Former president Jacob Zuma has denied that he insisted on appointing Siyabonga Gama as head of the country's ports and rail utility, Transnet, despite him facing misconduct charges.
Zuma was responding to allegations made by former public enterprises minister Barbara Hogan before the judicial commission of inquiry into state capture.
Hogan previously told the commission that she was "extremely shocked" that Zuma would not hear of any candidate except Gama as chief executive officer of Transnet.
Hogan served as public enterprises minister from May 2009 until November 2010, when Zuma replaced her with Malusi Gigaba.
She said the board's preferred candidate to replace then-Transnet CEO Maria Ramos, who moved to Absa, was Sipho Maseko, who was head of southern African operations for BP at the time.
Zuma had never raised concerns or any reasons why Maseko should not be appointed, she said, adding that she had found out a month or two later that the ANC supported Gama as the candidate for the job.
When asked about Hogan's statement, about him informing her that Gama was his only choice for CEO, Zuma denied this.
"I don't remember myself saying these things. How could I say this when somebody is being charged with serious charges? I don't remember me insisting on this," Zuma told inquiry chairperson Deputy Chief Justice Raymond Zondo.
"It couldn't be like that. We don't work like that. There is a process that determines who becomes the winning candidates," he said.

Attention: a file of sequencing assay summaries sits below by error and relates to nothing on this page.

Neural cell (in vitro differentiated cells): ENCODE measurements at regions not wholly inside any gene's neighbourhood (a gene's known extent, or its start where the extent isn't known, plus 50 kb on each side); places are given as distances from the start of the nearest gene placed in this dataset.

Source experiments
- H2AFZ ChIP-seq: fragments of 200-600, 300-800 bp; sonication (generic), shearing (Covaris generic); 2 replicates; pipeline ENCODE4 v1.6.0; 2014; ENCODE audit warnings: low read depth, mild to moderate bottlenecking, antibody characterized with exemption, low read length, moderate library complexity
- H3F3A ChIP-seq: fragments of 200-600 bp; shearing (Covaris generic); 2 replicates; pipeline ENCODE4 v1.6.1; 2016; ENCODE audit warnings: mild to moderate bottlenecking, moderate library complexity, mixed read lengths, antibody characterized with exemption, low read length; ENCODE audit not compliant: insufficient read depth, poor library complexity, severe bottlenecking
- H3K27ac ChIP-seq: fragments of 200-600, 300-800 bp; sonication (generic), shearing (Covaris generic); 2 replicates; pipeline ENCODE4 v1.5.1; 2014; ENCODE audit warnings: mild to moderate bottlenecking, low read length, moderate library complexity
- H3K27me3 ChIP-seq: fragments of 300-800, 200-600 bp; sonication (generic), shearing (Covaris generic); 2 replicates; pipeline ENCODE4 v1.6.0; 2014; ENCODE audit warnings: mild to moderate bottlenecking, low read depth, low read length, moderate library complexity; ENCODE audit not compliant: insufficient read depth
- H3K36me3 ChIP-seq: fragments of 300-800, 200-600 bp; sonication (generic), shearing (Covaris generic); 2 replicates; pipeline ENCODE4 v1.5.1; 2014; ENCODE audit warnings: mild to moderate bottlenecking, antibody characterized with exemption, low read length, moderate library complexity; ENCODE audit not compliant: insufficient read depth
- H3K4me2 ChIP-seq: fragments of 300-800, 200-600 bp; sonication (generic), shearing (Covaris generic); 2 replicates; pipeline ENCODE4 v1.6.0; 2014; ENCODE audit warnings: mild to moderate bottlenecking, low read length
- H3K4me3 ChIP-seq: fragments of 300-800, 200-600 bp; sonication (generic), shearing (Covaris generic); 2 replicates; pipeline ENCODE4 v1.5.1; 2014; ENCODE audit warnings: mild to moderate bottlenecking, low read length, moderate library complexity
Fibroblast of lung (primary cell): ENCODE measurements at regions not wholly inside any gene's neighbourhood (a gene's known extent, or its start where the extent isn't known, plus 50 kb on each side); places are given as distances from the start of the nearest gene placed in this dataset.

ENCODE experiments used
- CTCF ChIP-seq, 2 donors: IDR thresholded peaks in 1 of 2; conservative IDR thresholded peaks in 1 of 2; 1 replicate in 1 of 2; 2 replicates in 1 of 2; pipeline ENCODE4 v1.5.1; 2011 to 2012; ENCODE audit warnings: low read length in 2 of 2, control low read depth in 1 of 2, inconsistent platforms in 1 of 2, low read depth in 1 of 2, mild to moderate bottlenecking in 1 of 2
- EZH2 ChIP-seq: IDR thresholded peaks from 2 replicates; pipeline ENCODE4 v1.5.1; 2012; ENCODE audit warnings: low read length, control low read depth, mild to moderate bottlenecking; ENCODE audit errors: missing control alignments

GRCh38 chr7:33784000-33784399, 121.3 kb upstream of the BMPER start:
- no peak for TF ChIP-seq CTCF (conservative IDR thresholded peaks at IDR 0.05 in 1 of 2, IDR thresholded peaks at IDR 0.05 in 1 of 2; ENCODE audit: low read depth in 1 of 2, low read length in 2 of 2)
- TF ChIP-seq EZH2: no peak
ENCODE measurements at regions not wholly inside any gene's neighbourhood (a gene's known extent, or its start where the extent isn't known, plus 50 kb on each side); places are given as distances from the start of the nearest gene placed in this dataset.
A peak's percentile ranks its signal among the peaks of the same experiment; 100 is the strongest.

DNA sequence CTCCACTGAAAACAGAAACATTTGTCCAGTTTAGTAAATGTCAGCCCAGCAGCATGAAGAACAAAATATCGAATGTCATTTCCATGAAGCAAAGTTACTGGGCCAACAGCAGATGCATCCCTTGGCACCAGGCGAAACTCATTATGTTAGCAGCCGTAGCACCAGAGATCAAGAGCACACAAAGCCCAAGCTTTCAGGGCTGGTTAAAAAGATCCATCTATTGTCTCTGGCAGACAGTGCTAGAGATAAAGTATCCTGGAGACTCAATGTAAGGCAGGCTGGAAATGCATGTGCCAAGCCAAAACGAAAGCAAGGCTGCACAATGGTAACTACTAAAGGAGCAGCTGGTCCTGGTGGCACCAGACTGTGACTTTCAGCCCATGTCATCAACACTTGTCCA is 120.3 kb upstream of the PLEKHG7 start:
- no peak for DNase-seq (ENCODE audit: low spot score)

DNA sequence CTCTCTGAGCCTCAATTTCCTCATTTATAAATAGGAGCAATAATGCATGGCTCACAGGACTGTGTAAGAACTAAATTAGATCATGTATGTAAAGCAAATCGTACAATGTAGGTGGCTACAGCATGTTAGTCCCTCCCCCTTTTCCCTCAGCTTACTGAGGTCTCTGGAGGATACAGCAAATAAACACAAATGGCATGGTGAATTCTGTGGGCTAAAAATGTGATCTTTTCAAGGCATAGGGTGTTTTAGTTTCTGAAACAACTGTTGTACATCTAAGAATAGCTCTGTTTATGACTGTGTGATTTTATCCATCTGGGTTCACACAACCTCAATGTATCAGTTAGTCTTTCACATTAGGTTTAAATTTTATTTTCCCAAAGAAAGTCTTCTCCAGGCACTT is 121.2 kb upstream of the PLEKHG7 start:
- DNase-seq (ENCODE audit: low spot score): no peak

He said he could not remember discussing an individual, like Gama.
"What ministers at times do, they will come to the president, just to brief, not to discuss whether we should do this or not.
"I am not even fond of making such determined statements. I would not have said this. I couldn't have said this, because it means I would also be undermining the process itself."
But when asked whether he was aware that the board did not think Gama was a suitable candidate, Zuma said: "Yes, I think so."
During her testimony last year, Hogan claimed that she was only a month into the job when she started feeling that Zuma was "exceeding his authority".
"There were ways that president Zuma and some Cabinet colleagues thwarted my attempts to get appointments approved," she said during her testimony.
Gama was dismissed in October last year because of the board's lack of "trust and confidence" in him.
Earlier on Wednesday, Zuma told the commission that the ANC had taken a decision to establish a deployment committee which helped in finding suitable candidates for positions in government.
He said ministers who search for candidates would also rely on the governing party to recommend suitable people.
Zuma said the deployment committee did not necessarily appoint candidates, but recommended them based on their experience and loyalty to party policies.
"Loyalty goes without saying, but it does not mean we cannot take somebody who is a professional, who is willing to participate in government."
The hearing continued on Wednesday.